the fork in the road

If WordPress 1.5 is officially released on Tuesday, and if MT is still having comment spam issues, the wordpressers are going to have to come up with some sort of coherent line on commercialisation.

So far, making money out of wordpress users has been akin to trying to get blood out of a stone. Either they're zealots who think there's something impure about attempting to profit from an open-source project, or they fled MT in horror at the prospect of having to pay for stuff, or (like most of us) they don't see any point in paying for something they can get for free. I charge for wordpress installations; how many people have taken me up on it? None. They'd be a bit daft to do so, when others refuse to put a monetary value on their time and expertise and will do it for nothing.

But we're getting to a stage now where the userbase is large enough for paid services to no longer be unthinkable; where wordpress is starting to become a serious competitor to MT. How about MT-style paid support? A site devoted to supporting the commercial site of WP? A wordpress book, to go with the half-dozen about Movable Type?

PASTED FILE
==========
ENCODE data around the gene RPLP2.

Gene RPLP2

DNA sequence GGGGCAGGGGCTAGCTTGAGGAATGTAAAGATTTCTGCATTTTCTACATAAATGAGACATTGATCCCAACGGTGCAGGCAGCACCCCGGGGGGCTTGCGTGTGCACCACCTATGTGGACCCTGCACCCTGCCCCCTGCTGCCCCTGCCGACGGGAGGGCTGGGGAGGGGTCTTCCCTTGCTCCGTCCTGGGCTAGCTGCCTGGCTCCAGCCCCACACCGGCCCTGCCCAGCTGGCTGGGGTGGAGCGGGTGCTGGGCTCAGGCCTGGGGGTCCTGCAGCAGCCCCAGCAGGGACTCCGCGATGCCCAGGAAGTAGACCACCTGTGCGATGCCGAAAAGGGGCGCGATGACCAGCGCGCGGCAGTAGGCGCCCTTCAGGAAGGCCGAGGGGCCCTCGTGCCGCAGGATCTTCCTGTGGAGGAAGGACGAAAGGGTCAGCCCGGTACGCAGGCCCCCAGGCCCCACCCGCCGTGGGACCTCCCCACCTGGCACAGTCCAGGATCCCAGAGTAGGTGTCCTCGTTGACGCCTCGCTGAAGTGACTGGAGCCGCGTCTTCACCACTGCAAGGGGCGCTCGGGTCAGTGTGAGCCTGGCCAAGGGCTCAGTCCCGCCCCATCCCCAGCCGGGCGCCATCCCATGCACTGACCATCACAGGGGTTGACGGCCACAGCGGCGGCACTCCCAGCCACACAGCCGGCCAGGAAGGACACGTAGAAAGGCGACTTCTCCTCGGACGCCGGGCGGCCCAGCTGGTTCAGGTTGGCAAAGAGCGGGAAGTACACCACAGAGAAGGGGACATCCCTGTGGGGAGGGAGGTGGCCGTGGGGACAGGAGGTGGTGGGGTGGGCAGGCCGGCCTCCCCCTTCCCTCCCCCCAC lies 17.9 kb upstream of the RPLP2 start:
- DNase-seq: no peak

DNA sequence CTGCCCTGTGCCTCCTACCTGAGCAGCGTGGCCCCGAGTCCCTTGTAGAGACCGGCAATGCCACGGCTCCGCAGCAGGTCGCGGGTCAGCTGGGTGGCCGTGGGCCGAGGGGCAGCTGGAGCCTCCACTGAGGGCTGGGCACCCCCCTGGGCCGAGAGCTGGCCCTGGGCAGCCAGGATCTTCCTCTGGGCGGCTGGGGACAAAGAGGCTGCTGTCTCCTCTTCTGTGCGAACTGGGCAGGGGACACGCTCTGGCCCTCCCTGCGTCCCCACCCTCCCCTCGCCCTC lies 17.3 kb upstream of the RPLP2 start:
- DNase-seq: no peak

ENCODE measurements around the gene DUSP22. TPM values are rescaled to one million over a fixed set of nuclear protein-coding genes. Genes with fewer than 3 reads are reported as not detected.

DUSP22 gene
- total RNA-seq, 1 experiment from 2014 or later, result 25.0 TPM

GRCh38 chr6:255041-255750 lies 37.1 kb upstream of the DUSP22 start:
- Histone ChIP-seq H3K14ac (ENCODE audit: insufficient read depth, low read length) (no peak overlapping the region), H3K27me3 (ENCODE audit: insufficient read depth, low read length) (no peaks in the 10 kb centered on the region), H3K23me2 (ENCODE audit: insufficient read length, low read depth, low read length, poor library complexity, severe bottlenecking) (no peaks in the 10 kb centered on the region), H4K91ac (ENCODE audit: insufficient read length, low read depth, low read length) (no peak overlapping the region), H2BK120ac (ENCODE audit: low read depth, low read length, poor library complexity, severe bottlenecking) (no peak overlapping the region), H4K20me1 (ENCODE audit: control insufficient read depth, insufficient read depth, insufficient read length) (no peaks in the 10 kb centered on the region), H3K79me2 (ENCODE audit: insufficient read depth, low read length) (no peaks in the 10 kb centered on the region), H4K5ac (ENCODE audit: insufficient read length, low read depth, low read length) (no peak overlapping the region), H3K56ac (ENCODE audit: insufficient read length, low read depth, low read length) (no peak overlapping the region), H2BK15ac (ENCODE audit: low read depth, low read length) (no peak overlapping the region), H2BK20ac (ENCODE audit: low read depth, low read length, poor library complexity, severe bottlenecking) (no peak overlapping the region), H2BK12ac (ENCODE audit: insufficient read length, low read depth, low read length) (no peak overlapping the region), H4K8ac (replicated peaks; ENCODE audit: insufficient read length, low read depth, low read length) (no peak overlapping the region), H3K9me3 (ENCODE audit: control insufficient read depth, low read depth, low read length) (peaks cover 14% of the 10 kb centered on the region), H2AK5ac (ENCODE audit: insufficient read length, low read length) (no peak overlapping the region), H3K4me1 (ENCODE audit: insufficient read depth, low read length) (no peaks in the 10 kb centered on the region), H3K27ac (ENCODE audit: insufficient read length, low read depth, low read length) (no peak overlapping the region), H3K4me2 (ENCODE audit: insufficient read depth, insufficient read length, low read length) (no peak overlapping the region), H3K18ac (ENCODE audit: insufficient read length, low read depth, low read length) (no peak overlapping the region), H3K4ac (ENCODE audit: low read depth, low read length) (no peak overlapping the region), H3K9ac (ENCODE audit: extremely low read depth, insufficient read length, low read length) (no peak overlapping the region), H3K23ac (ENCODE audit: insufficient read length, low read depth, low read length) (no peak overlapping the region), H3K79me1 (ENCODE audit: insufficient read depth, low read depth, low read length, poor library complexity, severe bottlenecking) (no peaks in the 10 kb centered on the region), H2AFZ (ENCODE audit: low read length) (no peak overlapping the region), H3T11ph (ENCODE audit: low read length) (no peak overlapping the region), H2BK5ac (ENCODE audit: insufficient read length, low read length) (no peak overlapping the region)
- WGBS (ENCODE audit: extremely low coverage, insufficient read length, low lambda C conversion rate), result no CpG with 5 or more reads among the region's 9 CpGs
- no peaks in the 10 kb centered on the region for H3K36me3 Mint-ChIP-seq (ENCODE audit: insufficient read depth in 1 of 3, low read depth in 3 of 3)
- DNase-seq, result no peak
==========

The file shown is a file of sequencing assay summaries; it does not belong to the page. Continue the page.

No, no, and no, say the wordpressers. I get that, completely. I get that they're scared of losing the community they have, scared that things will change, scared that the market will intrude on their little corner of the internet and start exploiting it, scared that others will make money out of doing what they've been doing for free. But that's what happens when you're successful. That's what happens when you grow; you become a victim of your own success. All they can do to stop it now is make sure that 1.5 ships with a bunch of bugs and be even more obnoxious in the forums than usual. I'm not sure even that will be enough.

There will be a WordPress book, sooner or later, whether they like it or not; it'll attract new users, whether they like it or not; and if the wordpressers take umbrage and leave, there will be other volunteers stepping in to fill the void, whether they like it or not, because the whole point of open source is that nobody is irreplaceable.

In the meantime, I don't think we've seen the last of the skirmishes.

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